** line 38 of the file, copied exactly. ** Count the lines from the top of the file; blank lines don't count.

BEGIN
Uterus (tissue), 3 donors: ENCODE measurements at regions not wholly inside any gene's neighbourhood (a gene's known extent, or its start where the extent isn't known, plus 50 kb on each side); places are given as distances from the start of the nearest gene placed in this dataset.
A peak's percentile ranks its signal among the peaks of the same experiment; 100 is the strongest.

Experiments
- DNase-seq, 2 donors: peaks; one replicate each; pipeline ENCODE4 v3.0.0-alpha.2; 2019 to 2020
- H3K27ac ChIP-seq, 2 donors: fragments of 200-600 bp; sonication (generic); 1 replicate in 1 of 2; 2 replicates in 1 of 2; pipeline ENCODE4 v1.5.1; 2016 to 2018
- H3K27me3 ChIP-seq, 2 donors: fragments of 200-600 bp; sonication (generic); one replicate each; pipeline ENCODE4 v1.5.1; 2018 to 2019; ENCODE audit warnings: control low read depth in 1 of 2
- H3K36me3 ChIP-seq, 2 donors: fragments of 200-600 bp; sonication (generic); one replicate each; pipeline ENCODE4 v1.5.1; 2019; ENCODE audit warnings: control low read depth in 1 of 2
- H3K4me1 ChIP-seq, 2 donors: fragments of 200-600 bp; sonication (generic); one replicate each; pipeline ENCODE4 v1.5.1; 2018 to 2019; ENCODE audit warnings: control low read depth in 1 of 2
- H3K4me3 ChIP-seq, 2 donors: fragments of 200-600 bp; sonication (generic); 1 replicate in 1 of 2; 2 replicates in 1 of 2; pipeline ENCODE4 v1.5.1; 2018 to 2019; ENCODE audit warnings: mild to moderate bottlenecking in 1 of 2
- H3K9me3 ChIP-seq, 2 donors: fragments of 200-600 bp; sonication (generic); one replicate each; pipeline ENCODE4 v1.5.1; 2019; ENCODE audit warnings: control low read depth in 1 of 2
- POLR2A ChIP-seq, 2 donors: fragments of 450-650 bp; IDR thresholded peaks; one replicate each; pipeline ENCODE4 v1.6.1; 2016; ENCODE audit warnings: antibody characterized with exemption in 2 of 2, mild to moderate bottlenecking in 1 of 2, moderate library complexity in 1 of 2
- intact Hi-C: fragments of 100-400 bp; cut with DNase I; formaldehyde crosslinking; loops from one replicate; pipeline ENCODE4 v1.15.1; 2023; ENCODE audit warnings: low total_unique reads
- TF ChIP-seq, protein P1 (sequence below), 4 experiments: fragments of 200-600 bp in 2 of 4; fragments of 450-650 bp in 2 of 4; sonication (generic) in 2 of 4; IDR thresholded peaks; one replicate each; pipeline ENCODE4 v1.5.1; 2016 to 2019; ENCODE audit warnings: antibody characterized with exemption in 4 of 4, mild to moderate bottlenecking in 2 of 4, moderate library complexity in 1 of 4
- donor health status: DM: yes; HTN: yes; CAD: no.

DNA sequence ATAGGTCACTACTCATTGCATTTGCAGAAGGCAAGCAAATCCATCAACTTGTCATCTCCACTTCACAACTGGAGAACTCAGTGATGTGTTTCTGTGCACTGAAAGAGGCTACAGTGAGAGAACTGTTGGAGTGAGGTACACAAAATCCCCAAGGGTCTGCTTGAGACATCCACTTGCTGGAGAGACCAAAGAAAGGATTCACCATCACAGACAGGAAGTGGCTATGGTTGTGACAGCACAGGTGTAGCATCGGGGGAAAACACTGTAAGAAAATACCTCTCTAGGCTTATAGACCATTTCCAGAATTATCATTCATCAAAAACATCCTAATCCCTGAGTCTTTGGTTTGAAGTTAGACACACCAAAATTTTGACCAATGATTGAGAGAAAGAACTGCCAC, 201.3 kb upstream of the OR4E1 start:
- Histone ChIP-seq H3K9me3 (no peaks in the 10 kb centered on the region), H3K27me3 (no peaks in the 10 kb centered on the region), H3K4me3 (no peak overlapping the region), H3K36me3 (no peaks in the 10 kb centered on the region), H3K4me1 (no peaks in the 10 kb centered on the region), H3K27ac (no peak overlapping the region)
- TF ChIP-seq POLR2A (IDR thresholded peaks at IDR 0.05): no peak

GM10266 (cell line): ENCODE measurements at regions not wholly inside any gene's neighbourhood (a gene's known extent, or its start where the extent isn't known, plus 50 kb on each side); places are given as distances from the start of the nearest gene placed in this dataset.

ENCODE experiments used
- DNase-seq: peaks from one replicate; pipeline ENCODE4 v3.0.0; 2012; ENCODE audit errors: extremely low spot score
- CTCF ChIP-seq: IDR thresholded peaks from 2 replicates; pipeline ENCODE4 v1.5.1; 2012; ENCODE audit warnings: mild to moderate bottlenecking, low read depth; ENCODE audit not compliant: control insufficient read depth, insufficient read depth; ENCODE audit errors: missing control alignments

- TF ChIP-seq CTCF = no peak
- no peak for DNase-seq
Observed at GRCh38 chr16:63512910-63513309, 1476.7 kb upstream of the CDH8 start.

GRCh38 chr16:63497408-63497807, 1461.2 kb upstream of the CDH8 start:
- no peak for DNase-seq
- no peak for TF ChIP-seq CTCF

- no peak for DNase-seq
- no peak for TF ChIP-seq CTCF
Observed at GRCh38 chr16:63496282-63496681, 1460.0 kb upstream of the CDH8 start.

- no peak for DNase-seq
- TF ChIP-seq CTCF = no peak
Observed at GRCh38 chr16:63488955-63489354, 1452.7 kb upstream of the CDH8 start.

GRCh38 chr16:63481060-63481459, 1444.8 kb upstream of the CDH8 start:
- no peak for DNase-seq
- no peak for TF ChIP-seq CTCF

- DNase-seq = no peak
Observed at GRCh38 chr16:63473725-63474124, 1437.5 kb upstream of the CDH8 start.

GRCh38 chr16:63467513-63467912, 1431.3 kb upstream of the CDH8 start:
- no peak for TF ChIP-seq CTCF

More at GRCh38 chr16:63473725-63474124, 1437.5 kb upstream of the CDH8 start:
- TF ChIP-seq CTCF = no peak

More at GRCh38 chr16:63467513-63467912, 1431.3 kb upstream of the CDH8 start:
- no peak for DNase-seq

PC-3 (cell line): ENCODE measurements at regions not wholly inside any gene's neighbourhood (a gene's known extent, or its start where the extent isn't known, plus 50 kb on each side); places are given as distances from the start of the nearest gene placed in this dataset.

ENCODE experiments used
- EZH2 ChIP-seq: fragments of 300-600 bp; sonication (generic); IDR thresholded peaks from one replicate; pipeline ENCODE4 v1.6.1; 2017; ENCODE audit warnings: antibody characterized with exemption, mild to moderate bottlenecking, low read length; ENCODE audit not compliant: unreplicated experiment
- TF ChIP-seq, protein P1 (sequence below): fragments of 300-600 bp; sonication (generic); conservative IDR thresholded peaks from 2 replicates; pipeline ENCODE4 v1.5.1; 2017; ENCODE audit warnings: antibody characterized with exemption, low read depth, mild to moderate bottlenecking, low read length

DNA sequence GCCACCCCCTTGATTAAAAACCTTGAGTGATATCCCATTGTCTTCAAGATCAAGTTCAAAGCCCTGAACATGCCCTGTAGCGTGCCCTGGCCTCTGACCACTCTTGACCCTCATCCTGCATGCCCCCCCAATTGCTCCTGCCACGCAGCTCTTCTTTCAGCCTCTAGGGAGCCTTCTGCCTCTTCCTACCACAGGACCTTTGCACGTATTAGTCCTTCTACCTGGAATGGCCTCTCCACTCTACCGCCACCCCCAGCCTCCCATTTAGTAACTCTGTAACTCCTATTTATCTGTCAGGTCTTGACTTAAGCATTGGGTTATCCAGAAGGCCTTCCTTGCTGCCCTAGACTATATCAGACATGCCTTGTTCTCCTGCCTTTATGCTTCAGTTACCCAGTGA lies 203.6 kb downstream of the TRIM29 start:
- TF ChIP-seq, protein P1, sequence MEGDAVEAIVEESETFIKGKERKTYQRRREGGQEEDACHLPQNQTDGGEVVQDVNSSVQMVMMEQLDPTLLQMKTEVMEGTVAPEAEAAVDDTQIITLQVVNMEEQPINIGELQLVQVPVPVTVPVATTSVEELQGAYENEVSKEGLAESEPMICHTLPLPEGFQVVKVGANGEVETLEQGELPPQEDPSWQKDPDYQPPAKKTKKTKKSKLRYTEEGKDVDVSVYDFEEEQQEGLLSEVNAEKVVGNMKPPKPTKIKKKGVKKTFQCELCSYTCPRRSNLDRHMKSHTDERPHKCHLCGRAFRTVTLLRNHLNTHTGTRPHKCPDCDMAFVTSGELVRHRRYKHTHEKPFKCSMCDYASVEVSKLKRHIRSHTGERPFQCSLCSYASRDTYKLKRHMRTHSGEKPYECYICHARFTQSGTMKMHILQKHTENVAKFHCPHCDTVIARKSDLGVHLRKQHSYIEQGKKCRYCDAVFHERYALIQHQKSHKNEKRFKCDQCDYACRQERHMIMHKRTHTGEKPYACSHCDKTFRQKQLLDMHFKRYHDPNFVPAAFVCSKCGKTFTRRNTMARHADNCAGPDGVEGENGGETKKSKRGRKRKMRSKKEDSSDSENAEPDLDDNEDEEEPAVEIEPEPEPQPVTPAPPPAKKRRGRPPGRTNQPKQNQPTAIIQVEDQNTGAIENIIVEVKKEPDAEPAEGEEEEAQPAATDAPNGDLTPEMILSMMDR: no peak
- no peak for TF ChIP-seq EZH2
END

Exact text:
Observed at GRCh38 chr16:63473725-63474124, 1437.5 kb upstream of the CDH8 start.